Priority designation proposed for low-performing schools

Senators gave first-round approval Feb. 13 to a bill that would provide special assistance to the state’s lowest performing schools.

Under LB438, as originally introduced by York Sen. Greg Adams, an intervention team appointed by the State Board of Education would assist the school district and school staff in diagnosing issues and designing and implementing strategies to address them. A school would retain the priority designation until the State Board of Education determines it is no longer necessary.

Adams said the state currently has no way to intervene in failing school districts.

“We already collect the data but we don’t have an accountability system,” he said. “There is nothing in statute that gives the state board the authority to intervene and fix problems.”

An Education Committee amendment, adopted 34-0, replaced the bill and decreased the number of eligible priority designation schools from five to three. Under the bill as amended, the intervention team — in conjunction with school district staff — would be required to develop a progress plan to include specific action by the school and district to remove the priority designation. Any priority school would be required to comply with the progress plan for the school district to maintain accreditation.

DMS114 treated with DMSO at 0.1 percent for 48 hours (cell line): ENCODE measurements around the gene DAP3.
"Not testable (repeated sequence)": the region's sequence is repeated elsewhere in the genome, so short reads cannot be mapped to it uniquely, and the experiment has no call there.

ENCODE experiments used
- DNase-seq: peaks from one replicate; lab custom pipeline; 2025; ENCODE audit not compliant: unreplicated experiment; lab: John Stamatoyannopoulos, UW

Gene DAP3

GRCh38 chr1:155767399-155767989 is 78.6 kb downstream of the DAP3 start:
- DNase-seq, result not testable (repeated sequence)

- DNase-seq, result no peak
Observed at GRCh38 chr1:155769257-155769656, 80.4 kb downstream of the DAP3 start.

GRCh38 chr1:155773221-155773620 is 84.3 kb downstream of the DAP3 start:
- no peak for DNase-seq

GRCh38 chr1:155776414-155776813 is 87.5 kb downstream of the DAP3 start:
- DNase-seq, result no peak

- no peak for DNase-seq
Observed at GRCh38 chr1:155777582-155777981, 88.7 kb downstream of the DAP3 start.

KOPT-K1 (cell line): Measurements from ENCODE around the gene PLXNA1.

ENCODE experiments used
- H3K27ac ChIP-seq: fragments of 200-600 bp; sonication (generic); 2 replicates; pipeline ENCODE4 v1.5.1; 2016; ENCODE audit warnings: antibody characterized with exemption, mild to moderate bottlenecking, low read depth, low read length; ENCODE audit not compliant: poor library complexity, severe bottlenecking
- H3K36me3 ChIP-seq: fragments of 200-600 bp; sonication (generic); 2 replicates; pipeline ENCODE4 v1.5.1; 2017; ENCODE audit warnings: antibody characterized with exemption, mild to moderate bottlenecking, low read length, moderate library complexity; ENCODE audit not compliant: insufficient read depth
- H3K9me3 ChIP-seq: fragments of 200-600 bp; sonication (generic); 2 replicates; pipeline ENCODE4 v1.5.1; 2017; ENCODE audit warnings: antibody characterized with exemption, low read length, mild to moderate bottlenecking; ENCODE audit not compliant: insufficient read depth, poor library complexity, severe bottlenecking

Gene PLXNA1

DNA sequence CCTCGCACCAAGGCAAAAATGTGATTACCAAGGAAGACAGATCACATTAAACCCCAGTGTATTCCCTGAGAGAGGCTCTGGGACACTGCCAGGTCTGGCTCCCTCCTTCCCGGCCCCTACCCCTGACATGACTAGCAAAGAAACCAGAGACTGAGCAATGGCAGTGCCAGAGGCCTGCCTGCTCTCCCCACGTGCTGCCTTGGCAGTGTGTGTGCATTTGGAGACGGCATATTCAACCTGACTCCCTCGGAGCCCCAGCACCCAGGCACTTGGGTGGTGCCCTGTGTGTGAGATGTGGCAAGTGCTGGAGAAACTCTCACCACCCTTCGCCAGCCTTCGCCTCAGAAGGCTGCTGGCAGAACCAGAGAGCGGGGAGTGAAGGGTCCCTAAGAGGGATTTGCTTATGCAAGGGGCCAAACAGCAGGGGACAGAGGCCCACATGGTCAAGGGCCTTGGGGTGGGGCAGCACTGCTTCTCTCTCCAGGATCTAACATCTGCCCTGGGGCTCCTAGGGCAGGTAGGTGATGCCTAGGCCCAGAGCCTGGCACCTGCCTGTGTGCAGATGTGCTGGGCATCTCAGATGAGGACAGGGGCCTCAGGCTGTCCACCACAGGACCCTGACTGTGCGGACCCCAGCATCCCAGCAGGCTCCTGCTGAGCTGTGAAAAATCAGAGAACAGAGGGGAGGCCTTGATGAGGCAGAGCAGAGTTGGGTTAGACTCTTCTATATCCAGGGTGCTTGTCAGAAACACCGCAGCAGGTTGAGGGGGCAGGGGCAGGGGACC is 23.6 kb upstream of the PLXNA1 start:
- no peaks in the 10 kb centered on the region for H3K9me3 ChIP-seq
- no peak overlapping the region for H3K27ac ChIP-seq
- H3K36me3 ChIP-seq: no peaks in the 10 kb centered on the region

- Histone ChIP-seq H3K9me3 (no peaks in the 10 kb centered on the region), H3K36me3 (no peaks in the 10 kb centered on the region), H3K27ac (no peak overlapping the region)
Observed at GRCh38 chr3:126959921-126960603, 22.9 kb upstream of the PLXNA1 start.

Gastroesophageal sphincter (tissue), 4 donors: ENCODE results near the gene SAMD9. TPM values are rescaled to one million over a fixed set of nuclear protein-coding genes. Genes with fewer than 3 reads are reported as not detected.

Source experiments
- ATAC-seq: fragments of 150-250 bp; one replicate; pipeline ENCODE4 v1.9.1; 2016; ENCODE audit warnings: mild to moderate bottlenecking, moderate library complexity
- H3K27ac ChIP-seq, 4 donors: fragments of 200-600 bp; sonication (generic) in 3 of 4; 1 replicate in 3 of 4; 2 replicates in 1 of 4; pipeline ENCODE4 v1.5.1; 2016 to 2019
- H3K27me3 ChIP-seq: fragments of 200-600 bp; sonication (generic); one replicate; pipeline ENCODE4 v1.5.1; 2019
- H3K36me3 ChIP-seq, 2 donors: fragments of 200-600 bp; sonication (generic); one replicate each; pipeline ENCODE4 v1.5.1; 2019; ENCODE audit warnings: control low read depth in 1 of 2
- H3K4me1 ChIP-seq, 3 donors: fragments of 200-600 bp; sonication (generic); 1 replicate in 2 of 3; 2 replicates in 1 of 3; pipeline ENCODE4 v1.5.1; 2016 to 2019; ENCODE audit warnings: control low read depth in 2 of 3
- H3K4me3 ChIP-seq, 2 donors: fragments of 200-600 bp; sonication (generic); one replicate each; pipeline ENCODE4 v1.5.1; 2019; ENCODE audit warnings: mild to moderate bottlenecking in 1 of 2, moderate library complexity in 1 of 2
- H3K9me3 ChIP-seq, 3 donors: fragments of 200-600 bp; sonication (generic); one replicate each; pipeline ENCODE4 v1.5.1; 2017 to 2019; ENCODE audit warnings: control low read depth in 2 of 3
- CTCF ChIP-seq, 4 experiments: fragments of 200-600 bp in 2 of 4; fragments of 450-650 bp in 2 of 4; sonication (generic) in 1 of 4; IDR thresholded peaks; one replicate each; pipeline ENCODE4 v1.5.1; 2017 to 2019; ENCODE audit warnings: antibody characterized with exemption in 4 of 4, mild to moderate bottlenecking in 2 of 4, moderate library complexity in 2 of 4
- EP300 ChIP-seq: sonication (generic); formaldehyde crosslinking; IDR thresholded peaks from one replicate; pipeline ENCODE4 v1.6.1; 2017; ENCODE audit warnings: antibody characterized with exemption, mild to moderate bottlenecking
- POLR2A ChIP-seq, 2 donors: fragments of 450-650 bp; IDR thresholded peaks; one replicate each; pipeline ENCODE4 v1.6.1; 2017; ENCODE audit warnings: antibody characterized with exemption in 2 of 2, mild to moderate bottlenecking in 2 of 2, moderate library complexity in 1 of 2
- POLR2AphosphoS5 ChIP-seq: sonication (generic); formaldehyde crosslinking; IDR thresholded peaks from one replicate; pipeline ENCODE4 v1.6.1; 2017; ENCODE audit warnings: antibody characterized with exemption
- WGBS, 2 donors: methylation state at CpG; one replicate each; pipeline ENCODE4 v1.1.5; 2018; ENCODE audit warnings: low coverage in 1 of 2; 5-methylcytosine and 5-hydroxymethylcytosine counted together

The State Board of Education would review progress plans annually and suggest any modifications. If a school is designated as a priority school for five consecutive years, the board would be required to reevaluate the progress plan.

Sullivan said the current education system is good, but far from perfect.

“I know we have shortcomings, but we need to address them in a collective manner,” she said. “We often talk about the value of the resources we have in the state. Our most valuable resource is the human capital and the young people we have.”

Scottsbluff Sen. John Harms supported the bill, saying that investment in education, including early childhood education, is paramount.

“So many children come into our school systems with deficiencies,” he said. “If we don’t start to place dollars into early childhood education, many of those children are starting five years behind.”

Omaha Sen. Scott Lautenbaugh supported increased accountability but questioned whether the bill went far enough.

“This bill will create the potentiality of the state intervening in a couple of districts, but there are 90 to 150 schools that warrant our attention right now,” he said. “This is meant to bring accountability, but what happens on the back end if they don’t perform?”

Following the adoption of a technical amendment, senators voted to advance the bill to select file on a 35-0 vote.

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